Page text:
For the interior of the project, the owner’s go-to custom furniture design house, Rick Baker Ltd was given an opportunity that put them in slightly deeper waters than what they are accustomed to. As Rick Baker and Paul Morgan’s first superyacht project, the team was given the task to design the interior of Ngoni according to the layout provided by Dubois and Huisman. The British studio rose to the challenge and finished guest spaces with a high level of luxury in a fun and quirky way set to match the contemporary style of Dubois’ exterior.
In many ways, for all involved in the project, Ngoni was a balancing exercise in realising the experienced owner’s vision. Racecourse performance with long-range comfort, high-tech components that are reliable and low maintenance, a sleek design with plenty of hidden storage and added amenities – it all came down to the expertise of the respective engineering and design teams with a little bit of real-world advice from the project management side to make it all work.
Not forgetting the beautifully sculpted double-curved glass deckhouse or stylish swept tail transom, the single most distinguishing feature of Ngoni’s exterior has got to be the reverse sheer of the bow which not only acts as an ultra cool styling feature but, as the Dubois team found out during initial structural analysis, provides increased strength to this vulnerable part of the ship. This vital boost in rigidity gave the naval architects and designers the confidence to cut several large hull and deck openings and mount a 75-metre-high carbon sloop rig on such a slender hull whilst keeping everything in position and performing at its peak at any angle of attack.Photo: Jeff BrownPhoto: Jeff Brown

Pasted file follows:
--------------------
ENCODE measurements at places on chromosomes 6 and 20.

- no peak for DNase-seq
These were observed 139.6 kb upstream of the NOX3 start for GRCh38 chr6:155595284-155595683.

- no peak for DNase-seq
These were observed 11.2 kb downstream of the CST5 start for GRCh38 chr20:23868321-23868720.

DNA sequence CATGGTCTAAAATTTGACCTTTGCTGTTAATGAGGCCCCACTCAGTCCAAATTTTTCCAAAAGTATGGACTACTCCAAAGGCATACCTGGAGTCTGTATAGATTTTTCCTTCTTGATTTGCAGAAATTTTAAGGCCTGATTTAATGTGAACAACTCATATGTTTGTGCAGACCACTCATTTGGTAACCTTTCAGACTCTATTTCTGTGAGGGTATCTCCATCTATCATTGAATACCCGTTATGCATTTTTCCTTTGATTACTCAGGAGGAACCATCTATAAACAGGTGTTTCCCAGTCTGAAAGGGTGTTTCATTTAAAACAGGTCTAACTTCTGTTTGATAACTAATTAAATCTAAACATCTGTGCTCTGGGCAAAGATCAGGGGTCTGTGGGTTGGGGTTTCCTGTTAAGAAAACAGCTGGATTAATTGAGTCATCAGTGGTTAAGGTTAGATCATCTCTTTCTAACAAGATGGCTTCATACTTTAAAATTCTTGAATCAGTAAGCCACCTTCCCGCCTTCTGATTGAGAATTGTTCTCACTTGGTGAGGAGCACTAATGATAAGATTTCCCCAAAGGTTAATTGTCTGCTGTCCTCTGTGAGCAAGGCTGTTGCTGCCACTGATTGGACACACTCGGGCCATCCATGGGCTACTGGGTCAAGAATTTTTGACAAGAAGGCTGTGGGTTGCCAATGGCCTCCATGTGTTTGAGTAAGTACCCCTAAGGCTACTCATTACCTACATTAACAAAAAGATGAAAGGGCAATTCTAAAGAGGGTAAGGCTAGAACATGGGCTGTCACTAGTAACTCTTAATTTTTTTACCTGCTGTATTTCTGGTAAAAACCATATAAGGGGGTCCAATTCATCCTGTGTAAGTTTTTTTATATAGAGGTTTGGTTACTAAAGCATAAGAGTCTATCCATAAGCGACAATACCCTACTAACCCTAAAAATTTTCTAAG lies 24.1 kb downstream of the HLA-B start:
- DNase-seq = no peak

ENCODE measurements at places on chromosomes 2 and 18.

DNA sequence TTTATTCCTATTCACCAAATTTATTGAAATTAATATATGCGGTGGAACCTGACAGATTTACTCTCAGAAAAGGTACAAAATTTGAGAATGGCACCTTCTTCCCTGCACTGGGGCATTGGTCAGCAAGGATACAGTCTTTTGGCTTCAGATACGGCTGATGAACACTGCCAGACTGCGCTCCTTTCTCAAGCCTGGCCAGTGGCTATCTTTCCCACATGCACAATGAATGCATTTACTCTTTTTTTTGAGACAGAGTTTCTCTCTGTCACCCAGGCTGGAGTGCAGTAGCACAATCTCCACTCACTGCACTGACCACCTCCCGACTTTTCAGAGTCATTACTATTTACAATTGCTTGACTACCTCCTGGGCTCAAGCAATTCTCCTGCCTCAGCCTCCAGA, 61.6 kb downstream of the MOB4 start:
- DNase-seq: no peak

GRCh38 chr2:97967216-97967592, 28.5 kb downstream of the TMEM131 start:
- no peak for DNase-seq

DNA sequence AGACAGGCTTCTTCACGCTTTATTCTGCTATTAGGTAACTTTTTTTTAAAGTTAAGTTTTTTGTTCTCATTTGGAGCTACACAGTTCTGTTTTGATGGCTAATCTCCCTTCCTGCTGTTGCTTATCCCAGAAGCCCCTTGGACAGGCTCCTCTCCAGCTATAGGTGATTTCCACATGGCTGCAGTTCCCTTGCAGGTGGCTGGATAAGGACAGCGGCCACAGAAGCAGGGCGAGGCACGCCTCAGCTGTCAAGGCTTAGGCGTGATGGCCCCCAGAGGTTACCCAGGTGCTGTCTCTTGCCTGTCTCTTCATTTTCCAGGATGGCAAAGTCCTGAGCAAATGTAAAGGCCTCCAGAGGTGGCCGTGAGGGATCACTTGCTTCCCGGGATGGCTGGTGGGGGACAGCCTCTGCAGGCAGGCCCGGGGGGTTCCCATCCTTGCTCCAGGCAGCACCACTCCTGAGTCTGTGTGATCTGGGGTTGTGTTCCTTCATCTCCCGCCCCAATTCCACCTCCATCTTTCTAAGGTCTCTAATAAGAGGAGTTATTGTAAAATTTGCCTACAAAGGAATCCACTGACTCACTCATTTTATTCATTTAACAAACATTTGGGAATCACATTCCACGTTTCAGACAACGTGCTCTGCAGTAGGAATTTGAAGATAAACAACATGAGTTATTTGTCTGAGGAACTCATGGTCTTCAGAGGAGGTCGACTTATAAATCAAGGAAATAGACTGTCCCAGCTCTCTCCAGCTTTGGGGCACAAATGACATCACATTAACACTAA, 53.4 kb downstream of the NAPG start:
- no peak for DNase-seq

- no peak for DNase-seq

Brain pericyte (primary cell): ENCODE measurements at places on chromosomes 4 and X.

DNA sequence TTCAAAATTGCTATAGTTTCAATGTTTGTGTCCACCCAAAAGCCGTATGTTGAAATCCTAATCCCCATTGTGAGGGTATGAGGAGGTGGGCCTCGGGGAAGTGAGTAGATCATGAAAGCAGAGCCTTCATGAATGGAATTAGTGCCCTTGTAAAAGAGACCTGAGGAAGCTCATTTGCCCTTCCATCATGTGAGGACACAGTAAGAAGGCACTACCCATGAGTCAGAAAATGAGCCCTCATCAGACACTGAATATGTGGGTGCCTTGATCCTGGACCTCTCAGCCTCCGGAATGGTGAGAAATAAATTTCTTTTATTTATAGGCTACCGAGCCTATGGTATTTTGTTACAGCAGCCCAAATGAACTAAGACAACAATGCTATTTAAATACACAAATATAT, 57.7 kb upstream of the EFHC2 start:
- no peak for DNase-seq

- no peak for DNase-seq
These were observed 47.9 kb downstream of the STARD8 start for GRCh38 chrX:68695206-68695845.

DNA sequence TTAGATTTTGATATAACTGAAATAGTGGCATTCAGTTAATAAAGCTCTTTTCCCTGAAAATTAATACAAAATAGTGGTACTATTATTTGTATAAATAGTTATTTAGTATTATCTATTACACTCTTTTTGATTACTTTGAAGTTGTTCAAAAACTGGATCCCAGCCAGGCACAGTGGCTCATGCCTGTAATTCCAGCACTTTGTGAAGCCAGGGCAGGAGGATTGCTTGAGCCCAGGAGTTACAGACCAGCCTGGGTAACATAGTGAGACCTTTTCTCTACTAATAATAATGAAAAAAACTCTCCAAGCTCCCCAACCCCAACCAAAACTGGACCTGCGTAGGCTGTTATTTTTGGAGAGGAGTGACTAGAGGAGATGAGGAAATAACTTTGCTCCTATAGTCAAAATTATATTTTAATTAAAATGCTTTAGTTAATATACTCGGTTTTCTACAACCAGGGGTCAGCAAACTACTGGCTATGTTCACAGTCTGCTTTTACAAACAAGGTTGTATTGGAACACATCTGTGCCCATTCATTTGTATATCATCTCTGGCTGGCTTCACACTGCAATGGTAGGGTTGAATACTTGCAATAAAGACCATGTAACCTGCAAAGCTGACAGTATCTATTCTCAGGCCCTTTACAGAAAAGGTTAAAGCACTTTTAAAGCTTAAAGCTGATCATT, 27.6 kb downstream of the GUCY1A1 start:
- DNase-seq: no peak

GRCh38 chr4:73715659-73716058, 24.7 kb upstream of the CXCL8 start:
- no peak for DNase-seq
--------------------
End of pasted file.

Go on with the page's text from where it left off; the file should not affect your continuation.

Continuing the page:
Controlling such a beast requires precision and that is exactly what her crew have at their disposal via each helm station. Pieces of art in their own right, from here Ngoni’s crew have look out over a clean deck and low profile deckhouse with excellent visibility over all manoeuvres on deck and any surrounding boats in the water ahead. Dangling just above is the 24-metre performance furling boom with a curved tail that echoes the style of Ngoni’s curved stern.Photo: Jeff Brown